A Wyoming toad, photographed at the Central Park Zoo.
One of the most endangered amphibians in North America, the Wyoming toad has undergone an intensive captive breeding program, where toads are raised in zoos and released into Wyoming’s Laramie basin, where they were discovered in the 1940s.
During the 1970s and ‘80s, the toad disappeared from its already limited range, succumbing to threats such as toxic pesticides, habitat degradation, and disease. To reestablish the wild population, more than 50,000 toads, raised in captivity by ten zoos, have been successfully released.
From Live Science
Posted by Miqe on April 21, 2007
Ruskin, Florida-As a deputy, Brandon Parker often helps people during emergencies. But last November, he was the one who needed assistance while hiking with a buddy, “Out of no where I got bitten on the left leg by an eastern diamondback rattlesnake, it was about 6 1/2-7 foot long. After the bite I felt the burning sensation, my hands started tingling, my legs were tingling and my face was tingling.” Within nine-minutes he couldn’t feel anything from his neck down, “When I became paralyzed and lost my ability to move and started to feel the effects of it I got real scared.” But luckily he was able to get help, “Seek medical attention immediately within the first couple of hours it’s crucial.”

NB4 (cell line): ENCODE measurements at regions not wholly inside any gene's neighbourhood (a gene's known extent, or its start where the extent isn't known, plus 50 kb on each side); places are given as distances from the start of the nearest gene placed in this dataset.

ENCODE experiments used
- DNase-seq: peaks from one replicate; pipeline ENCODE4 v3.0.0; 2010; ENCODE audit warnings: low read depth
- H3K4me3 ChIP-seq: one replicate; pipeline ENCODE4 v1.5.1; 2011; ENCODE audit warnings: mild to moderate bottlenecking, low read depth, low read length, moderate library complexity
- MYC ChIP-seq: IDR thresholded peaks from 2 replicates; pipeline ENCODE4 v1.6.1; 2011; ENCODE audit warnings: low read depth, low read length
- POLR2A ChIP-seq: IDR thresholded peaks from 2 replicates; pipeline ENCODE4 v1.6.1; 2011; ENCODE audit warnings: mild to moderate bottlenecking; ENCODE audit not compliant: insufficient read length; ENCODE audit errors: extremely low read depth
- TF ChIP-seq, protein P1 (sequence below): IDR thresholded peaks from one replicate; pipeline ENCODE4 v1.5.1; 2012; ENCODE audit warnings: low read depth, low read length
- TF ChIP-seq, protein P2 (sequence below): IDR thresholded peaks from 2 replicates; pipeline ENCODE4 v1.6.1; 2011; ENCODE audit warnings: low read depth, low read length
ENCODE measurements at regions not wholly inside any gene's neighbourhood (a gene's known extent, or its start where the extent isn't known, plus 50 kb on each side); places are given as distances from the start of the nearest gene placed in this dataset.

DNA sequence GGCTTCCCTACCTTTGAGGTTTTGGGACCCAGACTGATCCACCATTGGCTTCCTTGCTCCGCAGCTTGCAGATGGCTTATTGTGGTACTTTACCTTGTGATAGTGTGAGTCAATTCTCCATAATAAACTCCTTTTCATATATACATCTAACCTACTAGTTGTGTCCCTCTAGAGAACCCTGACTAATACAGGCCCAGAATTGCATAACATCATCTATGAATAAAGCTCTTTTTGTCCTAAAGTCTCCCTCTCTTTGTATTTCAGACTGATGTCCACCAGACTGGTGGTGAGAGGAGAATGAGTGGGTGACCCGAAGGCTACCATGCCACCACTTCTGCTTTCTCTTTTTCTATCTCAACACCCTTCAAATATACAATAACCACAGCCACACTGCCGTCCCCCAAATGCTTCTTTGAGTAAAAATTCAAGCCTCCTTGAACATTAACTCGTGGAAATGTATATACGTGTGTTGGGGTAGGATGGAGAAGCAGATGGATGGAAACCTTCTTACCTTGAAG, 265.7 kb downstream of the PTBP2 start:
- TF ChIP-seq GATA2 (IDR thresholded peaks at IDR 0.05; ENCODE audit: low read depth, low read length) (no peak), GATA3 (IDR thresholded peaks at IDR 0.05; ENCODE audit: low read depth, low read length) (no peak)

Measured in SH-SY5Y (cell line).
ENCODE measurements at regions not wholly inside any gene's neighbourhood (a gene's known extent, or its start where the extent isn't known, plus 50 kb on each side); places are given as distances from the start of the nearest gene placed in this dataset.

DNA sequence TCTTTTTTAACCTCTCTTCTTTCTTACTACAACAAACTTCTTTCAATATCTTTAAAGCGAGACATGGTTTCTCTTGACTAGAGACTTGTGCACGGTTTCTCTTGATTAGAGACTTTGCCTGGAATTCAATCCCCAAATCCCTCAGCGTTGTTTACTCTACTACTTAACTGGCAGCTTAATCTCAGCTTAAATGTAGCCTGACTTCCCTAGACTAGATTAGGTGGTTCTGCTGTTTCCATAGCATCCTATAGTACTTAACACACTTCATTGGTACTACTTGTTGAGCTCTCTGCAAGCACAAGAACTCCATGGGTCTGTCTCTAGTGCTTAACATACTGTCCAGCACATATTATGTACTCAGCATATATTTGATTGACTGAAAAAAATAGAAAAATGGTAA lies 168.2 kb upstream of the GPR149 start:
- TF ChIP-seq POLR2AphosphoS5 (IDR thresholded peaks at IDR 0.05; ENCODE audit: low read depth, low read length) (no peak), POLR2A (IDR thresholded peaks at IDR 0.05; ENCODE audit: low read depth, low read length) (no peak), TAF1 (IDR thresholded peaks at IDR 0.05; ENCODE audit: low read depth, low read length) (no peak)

The Florida Poison Information Center says more people are getting bit by snakes as the population increases. Dr. Cynthia Lewis-Younger says, out of 40 snake bites statewide this year, 7 have been in the Bay area, “If it’s a venomous snake it’s potentially life threatening.” Venomous snakes include, the eastern diamondback and pigmy rattlesnakes… as well as copperheads, cottonmouths and coral snakes. Dr. Lewis-Younger has some advice if you get bit, “Be calm, summon help and to rest the limb at or below the level of the heart.”
Deputy Parker still feels pain from the snake bite, but it won’t stop him from hiking.
In fact, he happens to be a reptile remover at the Sheriff’s office, “I’m actually on the list of people you would call in case a snake comes in someone’s house.” Deputy Parker recommends wearing protective gear such as boots if hiking and watch out where you’re walking, “If it could happen to me and I’ve been around snakes and handling snakes just about my whole life it could happen to anyone.”
If you need help call the Florida Poison Control Center at 1-800-222-1222.
From Tampa Bay´s